Now that Donald Trump is President-elect of the United States, fear and anger saturate the hearts of many people, world-wide. A Trump presidency threatens Muslims, Jewish people, refugees, immigrants, African-Americans, people living with disabilities, individuals who rely on social services, women who have suffered sexual assault and many, many others. How can we, as individuals, make a difference and stand against Trump’s divisiveness?
This post offers two possible responses. Both require taking responsibility for our unhealed aspects of self. One promotes personal integration and the other supports systemic transformation.
William Lee Rand, a Reiki healer and founder of the Reiki Membership Association recently wrote an article titled, “Dealing with the United States Election.” He focuses on personal healing, reminding us that:
[w]hen a negative event affects us, it tends to re-stimulate unresolved emotional distress that we have stored inside. This unresolved distress was often created long ago and was added to by [sub]sequent negative experiences that we were not able to heal at the time. Shoving them deep inside ourselves was the only way we knew to respond to them. Even though we may not be fully aware of them most of the time, they still have a negative effect on our lives and lower the level of health, well-being and vitality we experience. The re-stimulation of these old feelings that were hidden from our awareness causes them to rise to the surface of our emotions where they can be more easily healed. By looking at the current political situation in this way, we can use it positively to move forward with our own healing and by doing so, become better able to healthily address the resulting changes taking place in the world around us.[i]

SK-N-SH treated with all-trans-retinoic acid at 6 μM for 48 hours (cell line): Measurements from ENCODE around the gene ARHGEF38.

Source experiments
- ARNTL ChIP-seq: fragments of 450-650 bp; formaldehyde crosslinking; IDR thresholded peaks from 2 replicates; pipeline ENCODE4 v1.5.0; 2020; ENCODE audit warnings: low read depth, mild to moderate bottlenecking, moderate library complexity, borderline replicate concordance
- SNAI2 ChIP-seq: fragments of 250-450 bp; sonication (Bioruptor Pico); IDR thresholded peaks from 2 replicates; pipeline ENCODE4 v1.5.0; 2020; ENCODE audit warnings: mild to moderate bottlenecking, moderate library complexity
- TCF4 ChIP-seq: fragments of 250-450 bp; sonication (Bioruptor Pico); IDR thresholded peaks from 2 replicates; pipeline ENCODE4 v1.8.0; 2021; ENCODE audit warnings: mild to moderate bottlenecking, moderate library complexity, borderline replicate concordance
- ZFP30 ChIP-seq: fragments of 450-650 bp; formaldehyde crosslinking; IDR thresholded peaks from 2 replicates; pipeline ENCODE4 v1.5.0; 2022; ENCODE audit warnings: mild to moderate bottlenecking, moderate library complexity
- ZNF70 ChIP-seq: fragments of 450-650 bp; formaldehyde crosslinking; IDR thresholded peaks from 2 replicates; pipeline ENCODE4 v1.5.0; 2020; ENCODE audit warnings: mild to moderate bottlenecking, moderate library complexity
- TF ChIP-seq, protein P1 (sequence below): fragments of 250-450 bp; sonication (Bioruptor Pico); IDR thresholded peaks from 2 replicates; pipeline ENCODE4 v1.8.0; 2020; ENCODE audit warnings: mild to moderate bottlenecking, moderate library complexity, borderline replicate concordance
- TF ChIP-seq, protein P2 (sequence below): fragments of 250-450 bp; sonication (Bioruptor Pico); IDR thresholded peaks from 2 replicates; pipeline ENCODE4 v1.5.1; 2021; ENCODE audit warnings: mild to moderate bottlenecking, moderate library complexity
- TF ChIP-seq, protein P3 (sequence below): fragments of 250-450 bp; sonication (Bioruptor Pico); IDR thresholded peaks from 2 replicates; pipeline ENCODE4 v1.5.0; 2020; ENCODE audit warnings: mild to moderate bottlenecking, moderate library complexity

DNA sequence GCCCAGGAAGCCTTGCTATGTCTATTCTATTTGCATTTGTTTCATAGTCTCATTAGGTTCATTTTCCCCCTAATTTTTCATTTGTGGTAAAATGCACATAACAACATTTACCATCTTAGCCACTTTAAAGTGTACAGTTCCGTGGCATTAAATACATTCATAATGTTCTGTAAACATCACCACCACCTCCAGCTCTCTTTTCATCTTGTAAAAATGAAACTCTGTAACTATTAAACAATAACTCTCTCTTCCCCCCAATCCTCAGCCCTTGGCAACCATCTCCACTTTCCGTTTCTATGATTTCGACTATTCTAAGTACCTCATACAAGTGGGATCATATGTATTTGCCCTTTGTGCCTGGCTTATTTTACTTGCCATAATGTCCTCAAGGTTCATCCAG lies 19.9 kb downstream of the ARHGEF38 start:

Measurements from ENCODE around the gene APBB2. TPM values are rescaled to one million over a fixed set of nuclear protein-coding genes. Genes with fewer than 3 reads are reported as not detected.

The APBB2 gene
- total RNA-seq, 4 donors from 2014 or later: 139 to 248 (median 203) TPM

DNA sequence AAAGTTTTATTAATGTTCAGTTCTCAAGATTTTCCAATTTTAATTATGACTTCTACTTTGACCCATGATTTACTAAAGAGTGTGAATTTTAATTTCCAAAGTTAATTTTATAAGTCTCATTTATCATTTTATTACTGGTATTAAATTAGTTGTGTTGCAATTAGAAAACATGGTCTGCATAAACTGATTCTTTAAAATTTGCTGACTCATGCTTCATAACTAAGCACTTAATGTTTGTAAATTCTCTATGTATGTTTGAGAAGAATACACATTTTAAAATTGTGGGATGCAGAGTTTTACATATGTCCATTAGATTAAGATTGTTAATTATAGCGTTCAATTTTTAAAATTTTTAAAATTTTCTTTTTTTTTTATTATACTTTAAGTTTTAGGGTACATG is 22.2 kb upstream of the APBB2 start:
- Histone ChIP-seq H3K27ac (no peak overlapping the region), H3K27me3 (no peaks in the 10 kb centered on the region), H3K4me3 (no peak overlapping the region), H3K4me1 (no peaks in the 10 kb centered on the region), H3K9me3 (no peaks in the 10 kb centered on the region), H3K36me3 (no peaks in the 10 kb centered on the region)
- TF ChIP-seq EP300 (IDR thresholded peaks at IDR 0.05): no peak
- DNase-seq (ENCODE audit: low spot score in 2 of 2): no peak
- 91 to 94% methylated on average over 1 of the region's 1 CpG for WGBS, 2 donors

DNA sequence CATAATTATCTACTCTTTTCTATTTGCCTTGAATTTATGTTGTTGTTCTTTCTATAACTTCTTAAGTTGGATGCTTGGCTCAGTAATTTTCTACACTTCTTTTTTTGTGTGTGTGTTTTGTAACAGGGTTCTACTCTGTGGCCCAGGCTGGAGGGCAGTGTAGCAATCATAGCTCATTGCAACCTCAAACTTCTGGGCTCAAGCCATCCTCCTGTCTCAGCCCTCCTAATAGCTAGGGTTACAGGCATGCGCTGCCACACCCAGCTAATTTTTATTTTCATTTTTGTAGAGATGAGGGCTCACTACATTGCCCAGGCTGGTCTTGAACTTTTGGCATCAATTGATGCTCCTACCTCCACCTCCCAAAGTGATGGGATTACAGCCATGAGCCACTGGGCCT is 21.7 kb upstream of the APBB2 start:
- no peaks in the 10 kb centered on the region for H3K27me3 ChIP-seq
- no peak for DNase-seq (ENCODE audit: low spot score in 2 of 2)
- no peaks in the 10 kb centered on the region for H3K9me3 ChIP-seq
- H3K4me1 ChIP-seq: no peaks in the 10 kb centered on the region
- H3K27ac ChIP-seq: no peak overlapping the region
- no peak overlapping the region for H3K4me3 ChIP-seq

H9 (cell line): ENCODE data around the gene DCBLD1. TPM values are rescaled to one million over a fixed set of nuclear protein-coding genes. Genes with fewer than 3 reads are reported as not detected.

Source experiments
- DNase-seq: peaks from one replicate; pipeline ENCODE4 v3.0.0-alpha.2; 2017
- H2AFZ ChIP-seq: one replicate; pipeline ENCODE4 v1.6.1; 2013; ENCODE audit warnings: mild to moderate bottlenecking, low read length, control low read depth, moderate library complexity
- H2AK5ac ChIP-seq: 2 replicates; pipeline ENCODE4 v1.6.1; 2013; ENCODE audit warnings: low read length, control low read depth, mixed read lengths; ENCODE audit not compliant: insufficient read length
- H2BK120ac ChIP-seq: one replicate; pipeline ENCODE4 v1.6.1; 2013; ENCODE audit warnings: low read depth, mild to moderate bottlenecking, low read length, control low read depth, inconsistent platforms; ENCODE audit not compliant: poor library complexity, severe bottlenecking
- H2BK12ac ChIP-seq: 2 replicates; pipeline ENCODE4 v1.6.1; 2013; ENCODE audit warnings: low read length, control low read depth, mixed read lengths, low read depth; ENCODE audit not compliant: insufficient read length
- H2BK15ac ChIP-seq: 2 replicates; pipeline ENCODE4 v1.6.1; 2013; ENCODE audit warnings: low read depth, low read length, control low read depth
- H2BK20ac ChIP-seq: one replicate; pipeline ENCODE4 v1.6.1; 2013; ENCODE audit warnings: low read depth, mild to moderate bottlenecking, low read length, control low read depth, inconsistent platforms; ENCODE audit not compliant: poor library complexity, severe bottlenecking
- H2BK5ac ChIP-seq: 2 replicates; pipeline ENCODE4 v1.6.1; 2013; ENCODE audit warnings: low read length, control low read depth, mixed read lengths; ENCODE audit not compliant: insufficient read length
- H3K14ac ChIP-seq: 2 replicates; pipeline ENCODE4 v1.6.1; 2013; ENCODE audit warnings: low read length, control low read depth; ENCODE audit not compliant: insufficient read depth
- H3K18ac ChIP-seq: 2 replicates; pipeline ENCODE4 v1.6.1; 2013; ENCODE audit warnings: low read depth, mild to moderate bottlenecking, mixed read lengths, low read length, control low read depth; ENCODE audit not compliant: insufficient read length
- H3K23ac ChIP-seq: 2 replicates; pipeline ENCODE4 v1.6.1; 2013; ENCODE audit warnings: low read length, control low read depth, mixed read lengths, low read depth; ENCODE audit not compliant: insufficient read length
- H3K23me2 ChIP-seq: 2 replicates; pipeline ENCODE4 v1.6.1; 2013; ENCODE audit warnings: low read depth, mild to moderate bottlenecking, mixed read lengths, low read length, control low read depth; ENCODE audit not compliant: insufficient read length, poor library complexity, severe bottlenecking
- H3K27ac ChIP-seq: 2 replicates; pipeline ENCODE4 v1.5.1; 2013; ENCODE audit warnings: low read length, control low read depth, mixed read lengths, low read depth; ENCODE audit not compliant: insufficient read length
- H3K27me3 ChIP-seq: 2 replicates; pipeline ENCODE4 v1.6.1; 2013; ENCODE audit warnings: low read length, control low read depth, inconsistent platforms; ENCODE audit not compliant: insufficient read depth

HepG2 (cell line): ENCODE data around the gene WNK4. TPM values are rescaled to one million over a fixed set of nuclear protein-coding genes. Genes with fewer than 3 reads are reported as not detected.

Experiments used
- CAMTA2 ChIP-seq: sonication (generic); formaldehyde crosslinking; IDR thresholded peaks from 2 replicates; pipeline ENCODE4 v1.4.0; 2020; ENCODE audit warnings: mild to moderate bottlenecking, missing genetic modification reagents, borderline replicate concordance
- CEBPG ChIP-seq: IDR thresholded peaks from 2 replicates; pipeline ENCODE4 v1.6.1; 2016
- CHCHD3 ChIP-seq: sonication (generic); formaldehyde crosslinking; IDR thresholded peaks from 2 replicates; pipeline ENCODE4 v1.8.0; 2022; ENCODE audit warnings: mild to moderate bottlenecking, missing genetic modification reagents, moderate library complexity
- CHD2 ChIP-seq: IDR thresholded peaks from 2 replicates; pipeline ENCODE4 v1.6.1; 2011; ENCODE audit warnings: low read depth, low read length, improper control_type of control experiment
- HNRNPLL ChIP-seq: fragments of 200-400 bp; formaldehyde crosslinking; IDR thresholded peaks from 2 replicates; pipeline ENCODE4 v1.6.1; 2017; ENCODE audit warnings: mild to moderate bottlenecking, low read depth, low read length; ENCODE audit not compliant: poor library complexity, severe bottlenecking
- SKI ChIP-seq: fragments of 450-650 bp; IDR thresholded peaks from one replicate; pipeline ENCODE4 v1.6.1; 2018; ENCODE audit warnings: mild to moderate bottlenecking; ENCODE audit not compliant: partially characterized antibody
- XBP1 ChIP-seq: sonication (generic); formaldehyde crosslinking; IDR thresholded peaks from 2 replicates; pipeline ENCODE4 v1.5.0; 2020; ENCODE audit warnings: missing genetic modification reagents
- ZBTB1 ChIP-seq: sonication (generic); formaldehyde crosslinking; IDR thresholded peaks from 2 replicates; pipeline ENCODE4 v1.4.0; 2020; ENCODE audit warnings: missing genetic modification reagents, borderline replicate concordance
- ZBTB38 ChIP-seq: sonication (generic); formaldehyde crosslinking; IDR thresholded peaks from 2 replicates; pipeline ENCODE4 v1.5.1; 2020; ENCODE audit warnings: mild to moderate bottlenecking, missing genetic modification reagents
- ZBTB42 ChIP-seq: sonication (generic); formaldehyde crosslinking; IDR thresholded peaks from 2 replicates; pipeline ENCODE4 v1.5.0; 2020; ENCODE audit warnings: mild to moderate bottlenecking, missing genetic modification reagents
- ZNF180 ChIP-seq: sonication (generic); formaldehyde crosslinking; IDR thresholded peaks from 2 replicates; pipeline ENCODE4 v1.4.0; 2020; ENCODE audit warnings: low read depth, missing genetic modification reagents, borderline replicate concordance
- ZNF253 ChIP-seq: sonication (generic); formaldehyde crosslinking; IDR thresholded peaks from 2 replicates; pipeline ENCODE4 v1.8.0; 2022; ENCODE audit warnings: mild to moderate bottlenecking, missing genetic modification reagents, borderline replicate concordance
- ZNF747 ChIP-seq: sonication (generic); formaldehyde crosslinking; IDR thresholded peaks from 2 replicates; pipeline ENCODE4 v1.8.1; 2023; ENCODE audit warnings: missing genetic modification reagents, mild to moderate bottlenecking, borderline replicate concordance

In contrast to Rand’s perspective, the healer and author Monica McDowell describes a process that transforms systems. McDowell knows what it’s like to stand against tyranny. She came forward with accusations of sexual misconduct against a minister who is very much like our President-elect. McDowell tells her story in her book, My Karma Ran Over My Dogma.[ii]
Paraphrasing McDowell’s experience, she indicates that:
our outer circumstances and relationships mirror our inner world. Every time I criticized something in the presbytery, I knew it reflected something in me. I had to find that aspect in myself, no matter how small, and offer it compassion. When I could find the piece in me and see why I had acted that way at some time in the past, then I could understand and feel compassion toward those who were perpetuating the abuse. As soon as I healed that part of myself, I would get a phone call or a letter or some other indication that the system had also shifted.
To heal the world, we must first heal ourselves. If you are feeling helpless, hopeless or overwhelmed by current events, you might consider scheduling an appointment with me, another healer or a mental health professional who can support you as you release unresolved emotional pain. Or, as McDowell suggests, you might look into the mirror of societal conditions and direct compassion to your inner shadow. Either approach allows you to “be the change you wish to see in the world” (Gandhi).[iii] You, as an individual, CAN make a difference!
[i] Rand, W. L. (2016). Dealing with the United States Election. http://www.reikiwebstore.com/ProductPage.cfm?ProductID=726&CategoryID=38
[ii] McDowell, M. (2007). http://www.monicamcdowell.com/my-karma-ran-over-my-dogma.html
[iii] Gandhi, M. (1942). http://www.academia.edu/3604874/Quit_India_Speech_by_Mahatma_Gandhi_1942_
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